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UN talks in Paris ended in a “deal” to aspire to manage man made greenhouse gas emissions to a level that would lead to a two degree (or less) warming.
Most informed observers consider that there is little chance of that goal being met given the current trajectory of energy demand and the realistic supply alternatives available to meet it.
So is it just “business as usual” for the oil and gas industry post Paris? It is tempting to say “yes” – that the outcome of the talk-fest is meaningless and that absent say a major breakthrough in nuclear fusion, that oil and gas will not be replaced in the energy mix.
However, we think that the overall “vibe” from Paris will have some implications, even in the short term, for the oil and gas industry. These include:
- Debt financiers making headline announcements about reducing the availability of loans for oil and gas companies. Such loans are a small part of their overall books and as such they can garnish PR and political credit without losing much profits. For the oil and gas companies finance should still be available from other sources – but at a price that will increase their cost of capital.
- Vertically integrated companies such as Origin Energy will come under stakeholder pressure to sell out of the upstream. This has already happened with AGL Energy.
- Coal will be the number one whipping boy. However, for contrarian investors, there may be no better time to buy coal mines – their product should still be needed for decades.
Crude markets continued their dismal week on Friday, with the overall price fall for the week being a hefty 12%. Brent closed at down 4% US$37.93 and WTI down 3% at US$35.36.
The forty dollar support level is clearly long gone – and speculation is increasing that the next real support level would be more like US$20 than US$30. Indeed, there is almost a mood in the market of “lets go down to US$20 and get it over with, then we can build from there.”
In better times the weekly BHI report on Friday would have been assessed as good news – a material reduction of 21 oil rigs and 7 gas rigs. However, at present, this “numbers” item had no impact on the market.
The OECD’s IEA warned on Friday that it expected excess supply to continue throughout 2016 and there are few contrary voices to that view.
The Henry Hub natural gas price also fell through a key support level on Friday – closing at US$1.98.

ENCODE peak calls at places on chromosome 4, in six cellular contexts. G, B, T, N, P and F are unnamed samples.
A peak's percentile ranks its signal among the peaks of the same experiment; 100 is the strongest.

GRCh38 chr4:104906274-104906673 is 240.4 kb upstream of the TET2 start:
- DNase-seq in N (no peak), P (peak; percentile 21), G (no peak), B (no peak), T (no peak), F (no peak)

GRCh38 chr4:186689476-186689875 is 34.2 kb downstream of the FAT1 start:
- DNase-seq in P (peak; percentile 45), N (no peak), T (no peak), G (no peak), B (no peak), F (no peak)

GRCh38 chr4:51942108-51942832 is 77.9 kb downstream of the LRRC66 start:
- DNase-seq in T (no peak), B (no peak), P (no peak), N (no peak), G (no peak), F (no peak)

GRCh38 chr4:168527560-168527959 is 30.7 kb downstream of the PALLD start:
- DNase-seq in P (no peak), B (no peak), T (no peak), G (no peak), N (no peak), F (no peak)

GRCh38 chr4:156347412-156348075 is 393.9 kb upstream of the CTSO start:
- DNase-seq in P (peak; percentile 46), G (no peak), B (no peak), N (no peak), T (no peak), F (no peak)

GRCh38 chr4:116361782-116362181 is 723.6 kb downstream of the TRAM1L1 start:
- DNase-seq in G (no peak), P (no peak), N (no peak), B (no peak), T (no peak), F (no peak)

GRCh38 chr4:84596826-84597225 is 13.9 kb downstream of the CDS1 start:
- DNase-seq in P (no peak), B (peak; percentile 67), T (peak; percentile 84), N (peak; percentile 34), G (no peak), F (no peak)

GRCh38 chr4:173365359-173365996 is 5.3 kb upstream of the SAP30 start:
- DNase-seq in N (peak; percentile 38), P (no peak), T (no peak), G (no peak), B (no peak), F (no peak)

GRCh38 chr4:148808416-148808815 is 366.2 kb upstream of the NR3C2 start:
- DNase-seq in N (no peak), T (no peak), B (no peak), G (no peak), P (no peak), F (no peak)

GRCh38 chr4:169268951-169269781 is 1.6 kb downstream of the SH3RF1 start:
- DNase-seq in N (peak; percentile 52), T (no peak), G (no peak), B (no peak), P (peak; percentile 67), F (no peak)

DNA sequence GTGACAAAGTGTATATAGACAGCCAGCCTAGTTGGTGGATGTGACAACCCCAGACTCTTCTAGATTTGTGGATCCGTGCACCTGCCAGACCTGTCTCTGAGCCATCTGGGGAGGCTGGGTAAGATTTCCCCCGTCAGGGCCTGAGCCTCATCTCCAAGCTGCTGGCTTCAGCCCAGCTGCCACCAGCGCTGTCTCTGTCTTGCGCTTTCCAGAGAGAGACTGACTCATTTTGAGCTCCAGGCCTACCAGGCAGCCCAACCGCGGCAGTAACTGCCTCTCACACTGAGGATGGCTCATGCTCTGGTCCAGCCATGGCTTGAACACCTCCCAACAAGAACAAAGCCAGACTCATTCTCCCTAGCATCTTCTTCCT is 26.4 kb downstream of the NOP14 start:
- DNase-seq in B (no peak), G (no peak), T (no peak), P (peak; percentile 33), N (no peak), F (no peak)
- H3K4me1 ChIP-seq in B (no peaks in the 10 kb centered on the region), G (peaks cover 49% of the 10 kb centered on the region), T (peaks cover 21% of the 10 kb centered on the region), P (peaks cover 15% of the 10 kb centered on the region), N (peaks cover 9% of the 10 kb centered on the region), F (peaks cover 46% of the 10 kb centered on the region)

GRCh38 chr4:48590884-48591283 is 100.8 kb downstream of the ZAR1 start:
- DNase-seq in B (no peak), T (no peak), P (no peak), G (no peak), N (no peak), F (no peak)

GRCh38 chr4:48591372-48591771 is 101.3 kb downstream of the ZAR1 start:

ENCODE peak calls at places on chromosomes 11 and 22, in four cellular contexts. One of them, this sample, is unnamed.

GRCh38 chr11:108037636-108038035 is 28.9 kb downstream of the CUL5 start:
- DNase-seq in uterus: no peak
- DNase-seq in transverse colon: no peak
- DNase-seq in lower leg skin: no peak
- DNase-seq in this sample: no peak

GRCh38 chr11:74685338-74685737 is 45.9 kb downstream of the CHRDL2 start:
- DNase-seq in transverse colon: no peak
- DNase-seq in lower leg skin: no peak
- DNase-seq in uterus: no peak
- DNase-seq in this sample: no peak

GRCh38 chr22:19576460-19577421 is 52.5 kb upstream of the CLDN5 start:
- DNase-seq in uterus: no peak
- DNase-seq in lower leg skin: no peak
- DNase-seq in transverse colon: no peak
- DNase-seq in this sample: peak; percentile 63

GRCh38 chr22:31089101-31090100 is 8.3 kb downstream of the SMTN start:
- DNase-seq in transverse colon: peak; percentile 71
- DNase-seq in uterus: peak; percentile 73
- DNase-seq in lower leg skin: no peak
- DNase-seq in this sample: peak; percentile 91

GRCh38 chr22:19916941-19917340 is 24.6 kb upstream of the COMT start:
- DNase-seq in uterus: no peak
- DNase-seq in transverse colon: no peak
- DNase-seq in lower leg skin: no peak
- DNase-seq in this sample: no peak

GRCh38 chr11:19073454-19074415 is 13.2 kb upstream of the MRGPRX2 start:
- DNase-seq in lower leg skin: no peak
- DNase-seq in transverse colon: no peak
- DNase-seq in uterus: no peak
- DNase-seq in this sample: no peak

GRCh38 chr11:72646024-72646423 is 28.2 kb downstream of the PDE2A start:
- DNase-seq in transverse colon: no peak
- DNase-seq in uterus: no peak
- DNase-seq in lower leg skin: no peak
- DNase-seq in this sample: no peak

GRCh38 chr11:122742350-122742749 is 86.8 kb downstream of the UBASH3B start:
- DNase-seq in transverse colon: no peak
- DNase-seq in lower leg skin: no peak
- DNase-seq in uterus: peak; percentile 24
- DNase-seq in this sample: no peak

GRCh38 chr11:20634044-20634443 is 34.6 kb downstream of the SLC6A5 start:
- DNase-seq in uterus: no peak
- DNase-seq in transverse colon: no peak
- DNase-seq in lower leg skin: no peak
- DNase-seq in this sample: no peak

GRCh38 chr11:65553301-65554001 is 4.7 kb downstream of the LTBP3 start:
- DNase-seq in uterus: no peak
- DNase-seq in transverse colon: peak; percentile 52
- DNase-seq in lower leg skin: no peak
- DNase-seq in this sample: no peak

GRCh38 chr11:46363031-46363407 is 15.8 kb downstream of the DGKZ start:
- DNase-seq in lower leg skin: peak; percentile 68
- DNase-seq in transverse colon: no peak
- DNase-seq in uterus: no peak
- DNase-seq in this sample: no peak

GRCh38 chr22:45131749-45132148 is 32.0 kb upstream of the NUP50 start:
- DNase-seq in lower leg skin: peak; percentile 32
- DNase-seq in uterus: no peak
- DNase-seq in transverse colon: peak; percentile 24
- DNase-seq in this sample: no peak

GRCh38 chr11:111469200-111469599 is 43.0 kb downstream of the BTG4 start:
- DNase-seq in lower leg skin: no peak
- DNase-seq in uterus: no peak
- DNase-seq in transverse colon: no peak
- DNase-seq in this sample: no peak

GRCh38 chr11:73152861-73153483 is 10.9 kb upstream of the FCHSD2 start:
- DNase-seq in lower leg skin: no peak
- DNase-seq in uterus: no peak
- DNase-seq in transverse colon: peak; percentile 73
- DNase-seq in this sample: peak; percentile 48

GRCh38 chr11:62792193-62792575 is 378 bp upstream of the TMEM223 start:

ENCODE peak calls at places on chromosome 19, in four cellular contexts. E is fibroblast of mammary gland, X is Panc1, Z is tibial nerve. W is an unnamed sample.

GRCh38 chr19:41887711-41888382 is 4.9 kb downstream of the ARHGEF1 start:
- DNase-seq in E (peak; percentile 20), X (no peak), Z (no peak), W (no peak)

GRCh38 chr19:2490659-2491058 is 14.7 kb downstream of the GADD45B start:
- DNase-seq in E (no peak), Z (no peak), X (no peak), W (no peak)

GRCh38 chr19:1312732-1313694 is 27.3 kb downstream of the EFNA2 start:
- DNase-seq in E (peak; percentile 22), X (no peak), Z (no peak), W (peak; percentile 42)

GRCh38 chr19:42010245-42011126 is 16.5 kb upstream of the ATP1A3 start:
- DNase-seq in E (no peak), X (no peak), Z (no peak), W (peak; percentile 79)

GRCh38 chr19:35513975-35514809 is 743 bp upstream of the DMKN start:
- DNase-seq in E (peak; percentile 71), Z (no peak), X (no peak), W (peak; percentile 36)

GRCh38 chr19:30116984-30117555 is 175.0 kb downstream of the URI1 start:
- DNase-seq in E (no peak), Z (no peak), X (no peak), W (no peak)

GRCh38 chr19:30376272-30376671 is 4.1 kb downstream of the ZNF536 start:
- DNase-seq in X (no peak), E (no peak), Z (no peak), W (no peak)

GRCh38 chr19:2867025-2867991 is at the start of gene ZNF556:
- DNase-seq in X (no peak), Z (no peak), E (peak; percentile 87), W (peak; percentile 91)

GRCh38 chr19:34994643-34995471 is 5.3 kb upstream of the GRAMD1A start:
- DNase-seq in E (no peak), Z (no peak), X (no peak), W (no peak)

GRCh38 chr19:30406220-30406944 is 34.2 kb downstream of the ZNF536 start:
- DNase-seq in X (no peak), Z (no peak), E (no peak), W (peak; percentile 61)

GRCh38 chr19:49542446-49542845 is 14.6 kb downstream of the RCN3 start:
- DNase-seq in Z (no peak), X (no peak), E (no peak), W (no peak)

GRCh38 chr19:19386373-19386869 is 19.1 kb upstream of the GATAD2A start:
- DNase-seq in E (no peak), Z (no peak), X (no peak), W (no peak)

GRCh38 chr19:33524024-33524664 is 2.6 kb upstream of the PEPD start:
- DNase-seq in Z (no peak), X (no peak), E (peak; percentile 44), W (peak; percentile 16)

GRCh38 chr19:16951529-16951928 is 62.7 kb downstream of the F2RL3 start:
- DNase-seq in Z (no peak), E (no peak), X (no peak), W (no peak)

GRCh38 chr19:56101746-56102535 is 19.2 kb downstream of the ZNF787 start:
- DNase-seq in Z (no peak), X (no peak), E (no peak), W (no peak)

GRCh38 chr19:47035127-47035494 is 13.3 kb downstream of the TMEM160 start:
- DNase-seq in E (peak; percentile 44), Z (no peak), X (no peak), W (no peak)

LNG and international gas
Edinburgh headquartered oil and gas advisory firm Wood Mackenzie issued a half yearly report on LNG markets recently. Not unexpectedly the news therein was gloomy. In a nutshell, demand is now forecast to be less than prior expectations and there is an excess of supply chasing markets around the world.
For the academic economic observer (rather than say an investor in the likes of Santos or Origin), it is fascinating to observe the liberalisation of previously static LNG markets in real time.
Pacific and Atlantic LNG markets are rapidly converging, if indeed they have not already done so in the spot market. Qatar, still the world’s largest producer, is the pivot point between the previously two separate hemispheric markets. It will have large volumes coming out of contract in 2016, which will point both East and West in a battle to secure markets.
The Australian Financial Review (AFR) today contained an article summarising the recent findings of a report on South Australia’s electricity market – now one of the most wind & solar intensive in the world.
That market relies on the importation of dirty brown coal fired electricity from Victoria to balance itself. The implications of the Paris agreement is that such power stations will be shut down in the next 10 years. They would need to be replaced by either gas or nuclear in order to provide reliability of supply. We assume the latter is politically unlikely.
The former needs new gas to be discovered and produced. However even exploration, let alone development, of indigenous gas in Victoria and New South Wales, has been effectively banned.
Something will have to give here. We forecast it will be to extend the life of the brown coal fired power stations – with some associated green washing such as studies into carbon capture and storage.
The Xmas parties must really be starting to get into full swing, as there is next to no news from Australian oil and gas companies.
We note with interest the recent “disappearance” of the billionaire head of China’s Fosun Group. This company owns what was the ASX listed Roc Oil. The media assumes that he is helping the PRC authorities over corruption charges. Whether this will mean anything for the company’s longer term investments in Australia remains to be seen.
Finally, Exxon Mobil has effectively announced its next CEO, through the promotion of the head of its downstream business. To the surprise of no-one, this is an internal candidate.
Downstream is where the profits have been in the last year across the Super-Majors, and Exxon is following the paths of Shell and Total in promoting the CEO from this traditionally poor cousin side of the business.
We expect no change in culture or strategy at the “Empire”.
Quote of the day
From today’s The Economist daily note:
“Even if its goals are more political than possible, the Paris deal markets unprecedented recognition of the risks of climate change.”